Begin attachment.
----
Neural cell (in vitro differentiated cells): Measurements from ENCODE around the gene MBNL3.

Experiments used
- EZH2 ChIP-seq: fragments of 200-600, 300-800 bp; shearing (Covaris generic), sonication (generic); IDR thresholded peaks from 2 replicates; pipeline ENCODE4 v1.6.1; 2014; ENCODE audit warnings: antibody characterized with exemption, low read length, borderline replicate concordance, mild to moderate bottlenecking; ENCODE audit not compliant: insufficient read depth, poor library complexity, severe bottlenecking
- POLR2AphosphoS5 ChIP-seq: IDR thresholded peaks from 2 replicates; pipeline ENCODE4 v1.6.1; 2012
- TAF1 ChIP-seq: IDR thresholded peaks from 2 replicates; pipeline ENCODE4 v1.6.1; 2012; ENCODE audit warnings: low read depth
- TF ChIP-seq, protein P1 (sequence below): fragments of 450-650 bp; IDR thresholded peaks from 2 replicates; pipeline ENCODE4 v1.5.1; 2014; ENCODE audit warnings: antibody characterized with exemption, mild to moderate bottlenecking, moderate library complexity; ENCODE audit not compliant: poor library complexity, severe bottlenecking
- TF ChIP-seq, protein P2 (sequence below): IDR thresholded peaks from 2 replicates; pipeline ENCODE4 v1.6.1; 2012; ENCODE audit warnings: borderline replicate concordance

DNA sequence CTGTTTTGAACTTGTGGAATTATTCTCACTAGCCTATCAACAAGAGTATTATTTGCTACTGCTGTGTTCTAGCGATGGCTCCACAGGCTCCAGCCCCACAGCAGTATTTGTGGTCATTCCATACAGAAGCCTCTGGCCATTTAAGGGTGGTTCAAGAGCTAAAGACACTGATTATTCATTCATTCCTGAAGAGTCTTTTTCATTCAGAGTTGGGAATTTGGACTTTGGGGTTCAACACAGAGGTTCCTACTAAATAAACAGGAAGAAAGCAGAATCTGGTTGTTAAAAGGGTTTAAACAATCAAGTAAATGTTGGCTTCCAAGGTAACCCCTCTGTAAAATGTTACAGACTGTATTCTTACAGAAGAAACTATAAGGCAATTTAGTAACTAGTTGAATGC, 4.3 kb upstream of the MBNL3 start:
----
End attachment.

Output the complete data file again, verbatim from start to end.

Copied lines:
Neural cell (in vitro differentiated cells): Measurements from ENCODE around the gene MBNL3.

Experiments used
- EZH2 ChIP-seq: fragments of 200-600, 300-800 bp; shearing (Covaris generic), sonication (generic); IDR thresholded peaks from 2 replicates; pipeline ENCODE4 v1.6.1; 2014; ENCODE audit warnings: antibody characterized with exemption, low read length, borderline replicate concordance, mild to moderate bottlenecking; ENCODE audit not compliant: insufficient read depth, poor library complexity, severe bottlenecking
- POLR2AphosphoS5 ChIP-seq: IDR thresholded peaks from 2 replicates; pipeline ENCODE4 v1.6.1; 2012
- TAF1 ChIP-seq: IDR thresholded peaks from 2 replicates; pipeline ENCODE4 v1.6.1; 2012; ENCODE audit warnings: low read depth
- TF ChIP-seq, protein P1 (sequence below): fragments of 450-650 bp; IDR thresholded peaks from 2 replicates; pipeline ENCODE4 v1.5.1; 2014; ENCODE audit warnings: antibody characterized with exemption, mild to moderate bottlenecking, moderate library complexity; ENCODE audit not compliant: poor library complexity, severe bottlenecking
- TF ChIP-seq, protein P2 (sequence below): IDR thresholded peaks from 2 replicates; pipeline ENCODE4 v1.6.1; 2012; ENCODE audit warnings: borderline replicate concordance

DNA sequence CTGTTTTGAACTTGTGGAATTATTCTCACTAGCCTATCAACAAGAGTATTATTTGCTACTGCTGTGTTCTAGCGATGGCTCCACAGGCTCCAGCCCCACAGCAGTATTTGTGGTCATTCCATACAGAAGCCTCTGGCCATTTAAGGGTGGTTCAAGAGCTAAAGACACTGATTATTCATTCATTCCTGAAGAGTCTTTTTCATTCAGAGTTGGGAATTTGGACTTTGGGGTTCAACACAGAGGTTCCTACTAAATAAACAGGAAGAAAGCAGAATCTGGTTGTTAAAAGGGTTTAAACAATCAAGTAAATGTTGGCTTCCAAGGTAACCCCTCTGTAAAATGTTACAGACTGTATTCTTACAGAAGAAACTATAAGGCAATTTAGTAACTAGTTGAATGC, 4.3 kb upstream of the MBNL3 start: